Decisiv

Accept It -€“ Technology Plays Key Role in Driving Efficiencies Says Trucking Industry Expert

Posted in Service Providers, Trucking on January 22, 2013

DecisivConnect is pleased to publish the latest installment in an ongoing series which profiles Decisiv employees and highlights the deep industry expertise these professionals bring to the company and its wide range of customers.

Jack Porter has witnessed a number of changes during his four decades in the trucking industry. Starting as a management trainee at Mack Trucks in 1977, and spending nearly two decades running a heavy-duty truck dealership as well as more than 10 years with Decisiv, Porter has seen the good, the bad and the ugly over the last 35+ years.

€œWe'€™ve had many changes from the driver's€™ side of the business over the years with the move away from the true independent owner/operator€, says Porter. More training and the widespread use of retention and loyalty programs, though, demonstrate the value placed on drivers as this aspect of the industry has changed significantly.

The entrenched trucking business model has employed technology in its operations to become more efficient and less dependent on manpower but the maintenance side has struggled to keep pace with other advances. Technology has to prove itself at a high level to gain acceptance, according to Porter. Despite satellites, computers and other tools, many organizations still rely on white boards and yellow pads to organize and track their internal maintenance including critical information like inspections, estimates and repair details, he adds.

It is still an ongoing battle to accept technology,€ says Porter. €œAs an industry we need to use technology to make life better for our drivers, customers and our employees, especially the maintenance and service teams who gain little attention other than when things go wrong. Many trucking and service companies are not even aware of the current generation of technologies that could help them, he added.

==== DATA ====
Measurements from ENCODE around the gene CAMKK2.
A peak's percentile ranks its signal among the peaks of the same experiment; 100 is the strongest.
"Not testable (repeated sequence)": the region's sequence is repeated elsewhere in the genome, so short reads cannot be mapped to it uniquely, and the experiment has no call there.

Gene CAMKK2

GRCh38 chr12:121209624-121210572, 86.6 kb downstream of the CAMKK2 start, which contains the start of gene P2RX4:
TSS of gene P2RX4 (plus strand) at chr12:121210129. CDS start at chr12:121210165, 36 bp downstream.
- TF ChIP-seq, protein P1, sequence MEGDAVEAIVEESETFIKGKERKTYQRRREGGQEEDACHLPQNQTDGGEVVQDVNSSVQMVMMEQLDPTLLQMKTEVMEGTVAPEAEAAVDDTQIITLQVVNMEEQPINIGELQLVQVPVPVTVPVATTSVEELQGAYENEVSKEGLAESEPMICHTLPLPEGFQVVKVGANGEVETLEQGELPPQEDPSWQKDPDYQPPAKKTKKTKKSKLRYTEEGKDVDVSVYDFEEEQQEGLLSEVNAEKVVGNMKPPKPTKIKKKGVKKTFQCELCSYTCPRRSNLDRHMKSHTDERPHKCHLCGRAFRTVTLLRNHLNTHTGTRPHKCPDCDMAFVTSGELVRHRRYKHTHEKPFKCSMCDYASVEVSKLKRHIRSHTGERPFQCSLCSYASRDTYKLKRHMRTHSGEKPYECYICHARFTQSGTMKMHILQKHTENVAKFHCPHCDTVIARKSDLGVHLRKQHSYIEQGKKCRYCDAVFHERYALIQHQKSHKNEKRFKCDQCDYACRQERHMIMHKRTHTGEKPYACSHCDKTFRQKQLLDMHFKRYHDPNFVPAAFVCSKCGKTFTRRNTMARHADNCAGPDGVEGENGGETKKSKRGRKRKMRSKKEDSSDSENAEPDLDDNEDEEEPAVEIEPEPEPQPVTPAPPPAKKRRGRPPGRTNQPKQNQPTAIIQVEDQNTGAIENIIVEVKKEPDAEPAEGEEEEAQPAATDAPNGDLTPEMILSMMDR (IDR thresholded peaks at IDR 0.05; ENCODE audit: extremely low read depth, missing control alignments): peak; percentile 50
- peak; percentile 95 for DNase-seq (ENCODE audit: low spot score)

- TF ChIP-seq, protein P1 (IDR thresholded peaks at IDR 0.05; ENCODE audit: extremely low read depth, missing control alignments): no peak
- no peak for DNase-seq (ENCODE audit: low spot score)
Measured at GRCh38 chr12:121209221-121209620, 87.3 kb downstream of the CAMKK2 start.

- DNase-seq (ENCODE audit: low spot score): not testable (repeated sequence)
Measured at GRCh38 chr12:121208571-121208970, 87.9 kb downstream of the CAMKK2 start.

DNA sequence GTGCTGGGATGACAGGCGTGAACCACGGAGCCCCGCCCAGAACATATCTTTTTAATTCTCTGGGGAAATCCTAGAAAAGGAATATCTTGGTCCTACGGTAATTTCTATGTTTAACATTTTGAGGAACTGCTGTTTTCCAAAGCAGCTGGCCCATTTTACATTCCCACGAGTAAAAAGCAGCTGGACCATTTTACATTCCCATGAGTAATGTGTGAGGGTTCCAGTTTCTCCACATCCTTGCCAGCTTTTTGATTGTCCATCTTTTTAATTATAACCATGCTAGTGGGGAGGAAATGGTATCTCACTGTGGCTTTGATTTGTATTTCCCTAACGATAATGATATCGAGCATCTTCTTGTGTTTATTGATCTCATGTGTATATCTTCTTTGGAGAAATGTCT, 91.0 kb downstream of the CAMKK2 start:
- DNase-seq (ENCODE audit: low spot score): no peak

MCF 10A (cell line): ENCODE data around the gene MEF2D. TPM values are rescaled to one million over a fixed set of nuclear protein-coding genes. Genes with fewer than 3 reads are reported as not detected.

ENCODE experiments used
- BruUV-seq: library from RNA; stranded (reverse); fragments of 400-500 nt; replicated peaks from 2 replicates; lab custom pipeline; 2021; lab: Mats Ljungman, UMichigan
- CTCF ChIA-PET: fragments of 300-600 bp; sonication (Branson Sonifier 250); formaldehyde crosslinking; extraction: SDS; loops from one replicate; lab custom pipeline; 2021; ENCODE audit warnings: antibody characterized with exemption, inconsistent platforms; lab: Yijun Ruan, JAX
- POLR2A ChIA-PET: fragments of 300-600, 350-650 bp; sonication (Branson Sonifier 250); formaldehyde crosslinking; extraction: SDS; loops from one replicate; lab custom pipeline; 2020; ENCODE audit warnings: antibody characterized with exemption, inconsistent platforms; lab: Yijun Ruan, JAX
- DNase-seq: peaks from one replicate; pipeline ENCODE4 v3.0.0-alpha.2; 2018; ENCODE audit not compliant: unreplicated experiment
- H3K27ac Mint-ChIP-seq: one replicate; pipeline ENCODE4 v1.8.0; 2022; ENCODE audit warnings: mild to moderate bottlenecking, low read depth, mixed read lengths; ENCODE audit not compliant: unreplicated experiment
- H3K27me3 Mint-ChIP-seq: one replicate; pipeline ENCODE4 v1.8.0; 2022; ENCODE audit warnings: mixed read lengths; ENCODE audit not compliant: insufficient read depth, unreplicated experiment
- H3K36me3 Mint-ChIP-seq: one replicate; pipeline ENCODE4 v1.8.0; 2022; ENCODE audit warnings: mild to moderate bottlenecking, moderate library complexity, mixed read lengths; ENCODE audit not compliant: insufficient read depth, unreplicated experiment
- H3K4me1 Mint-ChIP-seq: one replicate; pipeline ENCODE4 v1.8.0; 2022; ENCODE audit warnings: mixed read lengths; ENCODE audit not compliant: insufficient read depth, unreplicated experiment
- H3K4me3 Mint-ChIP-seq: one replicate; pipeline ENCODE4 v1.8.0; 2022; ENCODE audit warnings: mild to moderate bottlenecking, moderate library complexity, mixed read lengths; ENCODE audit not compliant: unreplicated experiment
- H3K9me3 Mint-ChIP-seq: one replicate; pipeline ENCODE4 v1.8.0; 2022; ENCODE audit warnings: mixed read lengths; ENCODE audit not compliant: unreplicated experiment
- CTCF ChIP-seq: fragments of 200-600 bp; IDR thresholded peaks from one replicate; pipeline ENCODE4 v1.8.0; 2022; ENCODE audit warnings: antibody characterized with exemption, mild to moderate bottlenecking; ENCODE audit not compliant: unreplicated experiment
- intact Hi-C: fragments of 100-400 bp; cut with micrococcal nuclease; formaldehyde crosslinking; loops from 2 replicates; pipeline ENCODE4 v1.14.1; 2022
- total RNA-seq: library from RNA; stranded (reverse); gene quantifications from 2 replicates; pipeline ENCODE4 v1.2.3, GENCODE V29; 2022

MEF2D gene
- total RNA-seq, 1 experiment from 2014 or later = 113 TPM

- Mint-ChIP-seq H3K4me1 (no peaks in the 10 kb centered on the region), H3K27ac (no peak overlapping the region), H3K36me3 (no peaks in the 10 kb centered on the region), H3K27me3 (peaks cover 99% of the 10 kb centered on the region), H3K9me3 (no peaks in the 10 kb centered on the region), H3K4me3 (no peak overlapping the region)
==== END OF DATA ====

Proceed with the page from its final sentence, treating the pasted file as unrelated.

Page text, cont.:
Efficient communication remains among the key challenges faced by many. Fortunately, Porter says, there are €œintelligent software folks with real trucking and service experience who design solutions which are discerning enough for fleets, truck dealers and independent service providers to deploy and get a strong return on investment.

A service relationship management platform helps to address the age old communication conundrum, phone tag, lost faxes, and missing documents through improved interaction among fleets, service locations and truck manufacturers resulting in more effective service cost management and greater vehicle uptime, Porter says. Such a platform forms a bridge between these parties and furnishes them with the information needed to make better, informed more timely service management decisions.

While downtime has seemingly been a recurring industry theme for as long as Porter can recall, a service management platform helps provide a means toward resolving this long-standing issue. That's a positive direction the entire trucking ecosystem can easily move toward.

Topics: Service Providers, Trucking